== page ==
All power plants have a finite useful life. Thus, there will come a time at every facility when the unit must be retired and the decommissioning process undertaken. Decisions must be made on who will do the work, how long to allot for the job, and what to do with the site in the end. Fear not, however, there are best practices your company can follow to ensure everything goes smoothly.
When you talk to decommissioning experts, the most important message that seems to come out of the conversations is that companies need to have a clear vision for the final outcome before they start the decommissioning process. “Begin with the end in mind,” Jeff Kopp, managing director of Utility Consulting with 1898 & Co., part of Burns & McDonnell, said, borrowing a quote from the late self-help author Stephen R. Covey.
Randall Jostes, CEO of Environmental Liability Transfer Inc. (ELT), a comprehensive environmental liability assumption company that acquires retired facilities (Figure 1), handles the decommissioning activities, and repurposes the sites, agreed. “We start with the reuse in mind. In other words, we have internal land planners that look at the market—look at the infrastructure of the site—to determine its highest and best future use,” he said.
1. In December 2018, Environmental Liability Transfer Inc. (ELT) assumed the environmental liabilities at the retired 1,600-MW coal-fired Brayton Point Power Station in Somerset, Massachusetts. Today, the site is being transformed into a world-class logistical port and support center, which will be capable of component manufacturing, staging, operations, and maintenance for offshore wind and other related sectors. The image on the left was taken Oct. 9, 2019, and the image on the right was taken July 27, 2020. Courtesy: ELT
By understanding and planning for the future use in the beginning, mistakes, such as placing an impoundment in an area that might impede development, can be avoided. In some cases, it can also allow structures to be saved and utilized, rather than just scraping a site clean.
“We start with our development concept upfront, and then everything we do is designed to get the site ready for that purpose,” Jostes told POWER.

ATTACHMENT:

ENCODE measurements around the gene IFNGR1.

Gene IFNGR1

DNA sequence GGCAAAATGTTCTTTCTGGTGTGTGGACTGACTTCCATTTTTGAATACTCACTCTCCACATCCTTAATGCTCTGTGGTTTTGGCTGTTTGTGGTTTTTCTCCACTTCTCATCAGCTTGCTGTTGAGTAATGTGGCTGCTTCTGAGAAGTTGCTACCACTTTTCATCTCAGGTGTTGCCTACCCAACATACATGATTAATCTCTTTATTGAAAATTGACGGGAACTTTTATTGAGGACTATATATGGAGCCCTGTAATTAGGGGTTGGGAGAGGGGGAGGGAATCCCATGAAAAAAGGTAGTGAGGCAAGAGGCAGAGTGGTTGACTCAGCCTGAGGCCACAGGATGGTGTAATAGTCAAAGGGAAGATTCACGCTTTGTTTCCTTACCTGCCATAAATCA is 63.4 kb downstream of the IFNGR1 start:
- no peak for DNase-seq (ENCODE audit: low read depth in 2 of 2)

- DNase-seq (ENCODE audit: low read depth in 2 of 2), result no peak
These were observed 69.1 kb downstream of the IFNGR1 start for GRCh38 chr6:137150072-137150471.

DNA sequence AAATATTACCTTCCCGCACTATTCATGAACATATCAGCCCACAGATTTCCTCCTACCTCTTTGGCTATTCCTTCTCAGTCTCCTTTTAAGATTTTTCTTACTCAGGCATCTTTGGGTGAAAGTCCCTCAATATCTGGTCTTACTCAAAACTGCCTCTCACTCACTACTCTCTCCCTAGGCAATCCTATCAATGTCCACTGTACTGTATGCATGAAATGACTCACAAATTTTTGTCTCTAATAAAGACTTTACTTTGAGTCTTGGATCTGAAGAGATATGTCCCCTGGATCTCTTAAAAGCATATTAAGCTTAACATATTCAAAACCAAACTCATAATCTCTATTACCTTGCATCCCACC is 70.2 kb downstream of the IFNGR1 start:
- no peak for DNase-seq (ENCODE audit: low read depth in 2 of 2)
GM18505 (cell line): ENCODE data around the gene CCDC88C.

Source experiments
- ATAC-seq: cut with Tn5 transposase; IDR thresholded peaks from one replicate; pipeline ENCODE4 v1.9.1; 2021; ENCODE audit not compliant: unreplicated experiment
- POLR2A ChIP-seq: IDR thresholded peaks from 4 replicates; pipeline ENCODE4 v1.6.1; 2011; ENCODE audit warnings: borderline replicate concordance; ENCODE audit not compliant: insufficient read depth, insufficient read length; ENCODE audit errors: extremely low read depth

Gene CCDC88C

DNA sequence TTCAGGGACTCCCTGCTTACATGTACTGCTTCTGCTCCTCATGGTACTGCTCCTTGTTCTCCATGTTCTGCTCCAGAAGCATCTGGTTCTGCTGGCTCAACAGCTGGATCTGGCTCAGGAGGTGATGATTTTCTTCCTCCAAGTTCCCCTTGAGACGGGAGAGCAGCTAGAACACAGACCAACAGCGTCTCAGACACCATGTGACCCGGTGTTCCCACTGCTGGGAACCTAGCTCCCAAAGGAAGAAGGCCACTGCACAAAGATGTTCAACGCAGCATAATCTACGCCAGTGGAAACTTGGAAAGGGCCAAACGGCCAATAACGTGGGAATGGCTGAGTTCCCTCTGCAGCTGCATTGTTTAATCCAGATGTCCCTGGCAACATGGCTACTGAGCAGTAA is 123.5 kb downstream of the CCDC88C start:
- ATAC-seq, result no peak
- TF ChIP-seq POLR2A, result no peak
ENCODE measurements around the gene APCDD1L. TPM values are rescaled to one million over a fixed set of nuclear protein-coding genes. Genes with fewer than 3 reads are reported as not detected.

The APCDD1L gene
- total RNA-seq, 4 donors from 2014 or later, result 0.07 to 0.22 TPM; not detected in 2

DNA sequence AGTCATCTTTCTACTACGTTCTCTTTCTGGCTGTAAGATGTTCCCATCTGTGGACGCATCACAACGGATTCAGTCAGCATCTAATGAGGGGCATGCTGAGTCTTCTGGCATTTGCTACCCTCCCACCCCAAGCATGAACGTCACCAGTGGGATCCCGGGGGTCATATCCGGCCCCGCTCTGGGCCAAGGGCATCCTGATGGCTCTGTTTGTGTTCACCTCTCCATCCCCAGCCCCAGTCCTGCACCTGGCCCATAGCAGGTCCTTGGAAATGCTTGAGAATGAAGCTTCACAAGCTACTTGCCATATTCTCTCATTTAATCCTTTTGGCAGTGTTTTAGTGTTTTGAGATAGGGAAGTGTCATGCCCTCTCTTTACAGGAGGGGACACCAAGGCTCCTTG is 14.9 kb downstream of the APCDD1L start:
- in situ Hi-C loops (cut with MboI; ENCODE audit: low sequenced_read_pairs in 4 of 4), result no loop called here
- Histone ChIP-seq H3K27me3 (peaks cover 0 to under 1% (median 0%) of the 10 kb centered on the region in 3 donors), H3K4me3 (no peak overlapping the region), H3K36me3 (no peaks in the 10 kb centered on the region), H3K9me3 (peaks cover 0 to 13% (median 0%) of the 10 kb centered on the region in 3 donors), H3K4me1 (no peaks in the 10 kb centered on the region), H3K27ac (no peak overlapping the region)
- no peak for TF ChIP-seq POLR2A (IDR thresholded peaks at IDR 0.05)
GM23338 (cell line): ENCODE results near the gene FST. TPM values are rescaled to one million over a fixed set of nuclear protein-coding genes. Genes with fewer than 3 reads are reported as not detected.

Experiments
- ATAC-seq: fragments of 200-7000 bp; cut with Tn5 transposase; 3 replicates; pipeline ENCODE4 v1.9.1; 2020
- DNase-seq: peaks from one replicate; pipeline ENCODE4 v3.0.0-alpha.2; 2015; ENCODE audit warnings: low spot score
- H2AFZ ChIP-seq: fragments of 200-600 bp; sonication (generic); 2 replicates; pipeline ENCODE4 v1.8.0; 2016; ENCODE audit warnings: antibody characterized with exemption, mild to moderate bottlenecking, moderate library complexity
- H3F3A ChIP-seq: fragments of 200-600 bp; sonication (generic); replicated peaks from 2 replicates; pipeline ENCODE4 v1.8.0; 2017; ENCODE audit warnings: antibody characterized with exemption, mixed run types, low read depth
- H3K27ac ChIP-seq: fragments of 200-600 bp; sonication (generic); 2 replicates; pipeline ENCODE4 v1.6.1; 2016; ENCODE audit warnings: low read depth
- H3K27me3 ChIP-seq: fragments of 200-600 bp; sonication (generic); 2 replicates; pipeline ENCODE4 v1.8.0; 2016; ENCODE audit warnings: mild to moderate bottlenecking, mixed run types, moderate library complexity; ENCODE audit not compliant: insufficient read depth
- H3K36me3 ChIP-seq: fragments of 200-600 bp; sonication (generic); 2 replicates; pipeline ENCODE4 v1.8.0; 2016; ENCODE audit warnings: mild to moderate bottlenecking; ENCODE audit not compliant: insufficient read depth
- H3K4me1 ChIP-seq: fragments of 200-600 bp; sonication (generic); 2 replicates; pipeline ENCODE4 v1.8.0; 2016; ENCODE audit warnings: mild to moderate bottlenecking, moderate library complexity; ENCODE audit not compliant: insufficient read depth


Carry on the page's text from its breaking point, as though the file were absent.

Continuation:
“It’s never too early to start planning,” said Kopp, suggesting that much of the initial preparation should be predicated on risk. “You’ve got to look at the individual plant and what level of risk it has,” he said. “Some of these older coal plants that have been operating for a long time have environmental risks, such as asbestos and PCBs [polychlorinated biphenyls], where I think you’ve got to carry a higher level of contingency because there’s just a lot more unknowns and a lot greater likelihood that you’re going to run into some cost overruns.”
“Commercially speaking, one of the key considerations is understanding risk in the context of various contract structures and designing the decommissioning project to balance risk and expenditure,” said Erin Carroll, senior vice president and managing director of PowerAdvocate’s Client Services team, a group that helps companies better manage costs through supply chain spending. “For example, lump sum contracts are popular. How are owners evaluating lump sum prices compared to the obligations of the owner? Conversely, in a target price contract, how is risk shared and aligned with the contractor’s incentives to drive savings?”
This leads to perhaps the biggest decision that owners must make, whether to self-perform or outsource the project (see sidebar). Jostes suggested a company such as ELT can speed up the decommissioning process, reduce the overall cost, eliminate much of the risk, and relieve the stress that comes with self-performing the work.